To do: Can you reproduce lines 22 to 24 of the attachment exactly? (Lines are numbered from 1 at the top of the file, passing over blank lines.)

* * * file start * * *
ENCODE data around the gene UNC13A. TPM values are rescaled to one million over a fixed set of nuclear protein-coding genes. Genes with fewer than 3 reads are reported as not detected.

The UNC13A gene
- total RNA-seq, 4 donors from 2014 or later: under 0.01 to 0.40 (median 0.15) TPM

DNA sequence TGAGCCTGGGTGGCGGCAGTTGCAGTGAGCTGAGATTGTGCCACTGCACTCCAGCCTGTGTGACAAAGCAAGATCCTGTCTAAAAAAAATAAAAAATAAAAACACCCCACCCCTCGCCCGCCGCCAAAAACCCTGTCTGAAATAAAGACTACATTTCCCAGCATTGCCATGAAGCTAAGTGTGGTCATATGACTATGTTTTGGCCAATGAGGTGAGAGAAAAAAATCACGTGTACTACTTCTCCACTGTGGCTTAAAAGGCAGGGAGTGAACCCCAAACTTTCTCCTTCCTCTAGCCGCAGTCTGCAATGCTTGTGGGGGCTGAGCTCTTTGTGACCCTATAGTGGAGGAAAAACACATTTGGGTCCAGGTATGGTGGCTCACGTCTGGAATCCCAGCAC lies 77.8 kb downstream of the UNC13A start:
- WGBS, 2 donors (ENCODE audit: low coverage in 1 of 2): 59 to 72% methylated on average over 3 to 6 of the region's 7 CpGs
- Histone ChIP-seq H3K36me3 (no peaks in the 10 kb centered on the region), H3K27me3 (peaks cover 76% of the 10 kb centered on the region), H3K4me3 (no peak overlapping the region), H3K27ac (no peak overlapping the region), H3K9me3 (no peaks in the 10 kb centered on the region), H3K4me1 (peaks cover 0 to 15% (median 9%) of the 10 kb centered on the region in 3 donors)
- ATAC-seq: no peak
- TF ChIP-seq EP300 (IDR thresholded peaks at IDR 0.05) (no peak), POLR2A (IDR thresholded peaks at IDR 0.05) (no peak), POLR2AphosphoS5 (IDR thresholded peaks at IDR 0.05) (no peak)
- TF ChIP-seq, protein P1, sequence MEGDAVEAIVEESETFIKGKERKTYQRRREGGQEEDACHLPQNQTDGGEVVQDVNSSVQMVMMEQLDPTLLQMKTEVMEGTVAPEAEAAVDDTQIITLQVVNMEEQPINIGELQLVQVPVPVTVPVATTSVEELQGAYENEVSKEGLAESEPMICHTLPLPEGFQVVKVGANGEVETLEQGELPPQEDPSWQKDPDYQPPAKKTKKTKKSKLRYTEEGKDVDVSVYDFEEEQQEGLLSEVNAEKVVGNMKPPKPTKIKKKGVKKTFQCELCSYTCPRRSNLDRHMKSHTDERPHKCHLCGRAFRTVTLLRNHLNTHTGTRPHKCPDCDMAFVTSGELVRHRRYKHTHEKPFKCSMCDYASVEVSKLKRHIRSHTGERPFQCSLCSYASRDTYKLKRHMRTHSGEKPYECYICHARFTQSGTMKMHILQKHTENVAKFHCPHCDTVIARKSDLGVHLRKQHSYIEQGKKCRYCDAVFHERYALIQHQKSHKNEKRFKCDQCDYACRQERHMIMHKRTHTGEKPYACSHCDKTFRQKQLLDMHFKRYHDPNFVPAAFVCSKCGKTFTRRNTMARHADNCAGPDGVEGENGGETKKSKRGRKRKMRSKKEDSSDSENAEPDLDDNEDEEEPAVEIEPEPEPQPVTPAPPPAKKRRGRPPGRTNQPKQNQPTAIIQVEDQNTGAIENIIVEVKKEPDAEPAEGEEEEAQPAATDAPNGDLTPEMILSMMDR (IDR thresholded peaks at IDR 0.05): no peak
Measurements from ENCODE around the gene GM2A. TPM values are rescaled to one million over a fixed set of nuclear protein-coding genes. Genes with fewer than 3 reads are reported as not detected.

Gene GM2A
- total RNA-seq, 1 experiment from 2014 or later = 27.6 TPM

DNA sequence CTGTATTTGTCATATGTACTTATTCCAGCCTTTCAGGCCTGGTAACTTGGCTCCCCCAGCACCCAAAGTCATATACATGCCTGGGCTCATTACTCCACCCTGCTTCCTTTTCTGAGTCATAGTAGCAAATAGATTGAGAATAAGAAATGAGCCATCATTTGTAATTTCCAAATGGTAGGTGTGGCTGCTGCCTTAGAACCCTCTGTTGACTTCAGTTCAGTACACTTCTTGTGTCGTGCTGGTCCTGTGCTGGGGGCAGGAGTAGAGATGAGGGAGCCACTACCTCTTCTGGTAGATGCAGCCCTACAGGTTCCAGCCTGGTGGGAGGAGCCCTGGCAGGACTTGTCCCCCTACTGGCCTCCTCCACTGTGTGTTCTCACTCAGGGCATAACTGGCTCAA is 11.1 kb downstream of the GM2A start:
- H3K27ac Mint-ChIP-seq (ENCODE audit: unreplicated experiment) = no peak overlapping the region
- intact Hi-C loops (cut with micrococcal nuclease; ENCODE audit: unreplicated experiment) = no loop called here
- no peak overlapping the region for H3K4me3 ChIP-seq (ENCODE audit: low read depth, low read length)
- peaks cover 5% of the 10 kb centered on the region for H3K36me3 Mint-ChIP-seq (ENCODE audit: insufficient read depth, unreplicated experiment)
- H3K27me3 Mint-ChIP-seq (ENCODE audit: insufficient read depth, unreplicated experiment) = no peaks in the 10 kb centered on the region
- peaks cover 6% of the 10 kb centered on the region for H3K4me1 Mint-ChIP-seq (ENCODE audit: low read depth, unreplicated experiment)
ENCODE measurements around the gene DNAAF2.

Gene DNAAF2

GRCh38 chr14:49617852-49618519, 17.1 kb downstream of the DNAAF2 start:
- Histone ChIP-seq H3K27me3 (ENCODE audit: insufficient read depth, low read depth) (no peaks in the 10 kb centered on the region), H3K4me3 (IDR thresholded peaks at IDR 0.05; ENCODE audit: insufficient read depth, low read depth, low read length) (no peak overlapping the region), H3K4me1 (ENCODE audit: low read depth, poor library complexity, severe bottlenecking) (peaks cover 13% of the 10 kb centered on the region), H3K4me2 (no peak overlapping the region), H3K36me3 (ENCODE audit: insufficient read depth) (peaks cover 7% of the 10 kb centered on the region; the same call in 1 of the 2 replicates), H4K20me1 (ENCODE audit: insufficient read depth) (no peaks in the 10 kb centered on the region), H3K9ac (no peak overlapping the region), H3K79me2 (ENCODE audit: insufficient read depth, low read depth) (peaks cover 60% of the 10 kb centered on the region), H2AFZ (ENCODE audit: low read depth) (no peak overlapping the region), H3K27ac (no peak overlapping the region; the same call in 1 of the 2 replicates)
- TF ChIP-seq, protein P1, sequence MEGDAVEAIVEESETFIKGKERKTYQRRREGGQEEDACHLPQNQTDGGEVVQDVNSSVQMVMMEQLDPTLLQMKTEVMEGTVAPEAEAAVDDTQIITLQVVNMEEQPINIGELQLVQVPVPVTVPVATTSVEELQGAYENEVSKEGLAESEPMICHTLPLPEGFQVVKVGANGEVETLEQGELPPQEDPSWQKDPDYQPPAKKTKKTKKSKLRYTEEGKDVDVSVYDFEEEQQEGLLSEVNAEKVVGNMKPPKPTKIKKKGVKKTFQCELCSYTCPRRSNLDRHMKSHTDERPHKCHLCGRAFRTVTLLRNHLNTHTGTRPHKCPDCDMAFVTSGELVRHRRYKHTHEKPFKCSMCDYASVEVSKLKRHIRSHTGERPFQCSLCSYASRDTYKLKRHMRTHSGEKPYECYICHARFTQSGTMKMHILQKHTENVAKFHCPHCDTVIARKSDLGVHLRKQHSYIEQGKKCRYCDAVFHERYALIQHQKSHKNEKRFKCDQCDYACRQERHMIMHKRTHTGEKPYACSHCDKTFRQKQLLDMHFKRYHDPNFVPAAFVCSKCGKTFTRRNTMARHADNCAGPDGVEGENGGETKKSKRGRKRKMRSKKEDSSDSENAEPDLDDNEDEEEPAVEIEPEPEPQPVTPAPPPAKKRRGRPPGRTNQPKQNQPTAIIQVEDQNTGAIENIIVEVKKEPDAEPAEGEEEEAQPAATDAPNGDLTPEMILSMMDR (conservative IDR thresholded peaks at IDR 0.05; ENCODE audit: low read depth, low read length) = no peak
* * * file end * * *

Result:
GRCh38 chr14:49617852-49618519, 17.1 kb downstream of the DNAAF2 start:
- Histone ChIP-seq H3K27me3 (ENCODE audit: insufficient read depth, low read depth) (no peaks in the 10 kb centered on the region), H3K4me3 (IDR thresholded peaks at IDR 0.05; ENCODE audit: insufficient read depth, low read depth, low read length) (no peak overlapping the region), H3K4me1 (ENCODE audit: low read depth, poor library complexity, severe bottlenecking) (peaks cover 13% of the 10 kb centered on the region), H3K4me2 (no peak overlapping the region), H3K36me3 (ENCODE audit: insufficient read depth) (peaks cover 7% of the 10 kb centered on the region; the same call in 1 of the 2 replicates), H4K20me1 (ENCODE audit: insufficient read depth) (no peaks in the 10 kb centered on the region), H3K9ac (no peak overlapping the region), H3K79me2 (ENCODE audit: insufficient read depth, low read depth) (peaks cover 60% of the 10 kb centered on the region), H2AFZ (ENCODE audit: low read depth) (no peak overlapping the region), H3K27ac (no peak overlapping the region; the same call in 1 of the 2 replicates)
- TF ChIP-seq, protein P1, sequence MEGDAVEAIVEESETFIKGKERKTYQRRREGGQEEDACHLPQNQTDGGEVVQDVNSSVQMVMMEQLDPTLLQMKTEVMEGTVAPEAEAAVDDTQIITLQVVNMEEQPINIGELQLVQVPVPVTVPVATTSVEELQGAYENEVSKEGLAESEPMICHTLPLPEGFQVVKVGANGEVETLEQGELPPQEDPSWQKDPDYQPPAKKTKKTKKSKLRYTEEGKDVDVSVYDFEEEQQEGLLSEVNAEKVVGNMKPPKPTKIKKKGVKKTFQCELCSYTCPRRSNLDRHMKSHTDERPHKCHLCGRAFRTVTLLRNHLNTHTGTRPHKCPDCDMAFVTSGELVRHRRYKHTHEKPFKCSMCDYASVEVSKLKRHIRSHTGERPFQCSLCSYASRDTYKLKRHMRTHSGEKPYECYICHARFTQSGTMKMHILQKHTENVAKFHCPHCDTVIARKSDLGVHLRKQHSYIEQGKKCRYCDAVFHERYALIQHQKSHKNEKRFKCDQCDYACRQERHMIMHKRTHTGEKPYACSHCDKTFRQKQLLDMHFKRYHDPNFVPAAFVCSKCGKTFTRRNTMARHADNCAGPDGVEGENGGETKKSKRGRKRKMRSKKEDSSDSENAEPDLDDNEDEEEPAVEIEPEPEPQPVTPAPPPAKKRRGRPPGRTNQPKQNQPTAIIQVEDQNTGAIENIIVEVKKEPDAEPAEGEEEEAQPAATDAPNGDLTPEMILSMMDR (conservative IDR thresholded peaks at IDR 0.05; ENCODE audit: low read depth, low read length) = no peak